The English Reformation upended not merely the spiritual and ecclesiastical order of the British Isles, but also the political and social order in which it was embedded. Too often, however, these two aspects of the English Reformation have been treated in isolation, or even pitted against each other, but such a dichotomy completely misunderstands both the theological and political context of the Reformation as a whole, and the English Reformation in particular. This course will seek to correct such misunderstandings by familiarizing students with the basic narrative and cast of characters of the English Reformation from 1520-1620, clarifying the motives of these key characters, highlighting the inseparability of political and religious issues in this context, and discerning points of continuity and discontinuity between the English and continental reformations. The course will also delve deep into the roots of “Puritanism” and Presbyterianism, tracing the reasons for its protest against the Elizabethan Settlement and some of the key themes and concerns of the movement, and those who opposed it.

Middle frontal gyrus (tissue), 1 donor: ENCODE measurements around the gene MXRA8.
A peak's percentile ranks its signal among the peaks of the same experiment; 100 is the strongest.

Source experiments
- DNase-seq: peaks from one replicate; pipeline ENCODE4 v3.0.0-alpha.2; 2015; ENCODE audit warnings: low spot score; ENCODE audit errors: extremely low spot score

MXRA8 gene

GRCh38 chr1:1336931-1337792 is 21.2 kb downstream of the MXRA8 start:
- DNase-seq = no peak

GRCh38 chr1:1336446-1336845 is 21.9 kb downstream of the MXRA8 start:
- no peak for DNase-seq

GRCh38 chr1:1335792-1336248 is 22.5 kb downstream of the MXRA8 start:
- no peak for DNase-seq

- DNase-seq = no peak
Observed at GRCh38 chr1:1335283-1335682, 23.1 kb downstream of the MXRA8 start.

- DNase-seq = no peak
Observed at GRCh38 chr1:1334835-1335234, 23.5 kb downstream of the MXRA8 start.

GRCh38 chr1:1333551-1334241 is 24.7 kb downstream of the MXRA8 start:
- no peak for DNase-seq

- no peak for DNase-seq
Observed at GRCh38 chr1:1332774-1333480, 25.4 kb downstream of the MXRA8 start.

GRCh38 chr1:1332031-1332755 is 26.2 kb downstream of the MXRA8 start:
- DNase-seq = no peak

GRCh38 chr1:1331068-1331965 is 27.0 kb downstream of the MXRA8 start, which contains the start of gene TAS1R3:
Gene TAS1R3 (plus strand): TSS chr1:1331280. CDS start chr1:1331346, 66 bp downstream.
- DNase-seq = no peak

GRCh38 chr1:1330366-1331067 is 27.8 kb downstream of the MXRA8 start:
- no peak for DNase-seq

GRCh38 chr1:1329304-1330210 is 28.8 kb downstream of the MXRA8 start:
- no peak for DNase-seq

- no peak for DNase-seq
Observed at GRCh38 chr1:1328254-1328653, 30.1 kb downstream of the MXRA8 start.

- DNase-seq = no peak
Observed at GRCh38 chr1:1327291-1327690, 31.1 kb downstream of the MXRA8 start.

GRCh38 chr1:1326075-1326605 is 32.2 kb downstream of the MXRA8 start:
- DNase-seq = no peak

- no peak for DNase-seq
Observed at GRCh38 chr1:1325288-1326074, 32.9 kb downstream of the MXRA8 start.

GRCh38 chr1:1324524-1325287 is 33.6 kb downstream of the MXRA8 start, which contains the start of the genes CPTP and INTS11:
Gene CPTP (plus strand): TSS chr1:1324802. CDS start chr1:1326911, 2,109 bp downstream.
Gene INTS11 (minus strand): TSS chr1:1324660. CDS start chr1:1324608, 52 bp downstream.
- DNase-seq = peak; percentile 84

Taught by Dr. Bradford Littlejohn, a leading expert on the thought of Richard Hooker. Runs 6/1 – 8/7/20. You can view the syllabus here. For more details, email Brad at firstname.lastname@example.org.
Online only, runs 10 weeks, meeting 1 hr./wk. via videoconference. Students will also have the option to participate in a class discussion board. Register to reserve your spot and schedule will be set after a poll of participating students; if the class time does not fit your schedule, you will be eligible for a full refund. Note: all classes are offered dependent on demand and require a minimum of four participating students.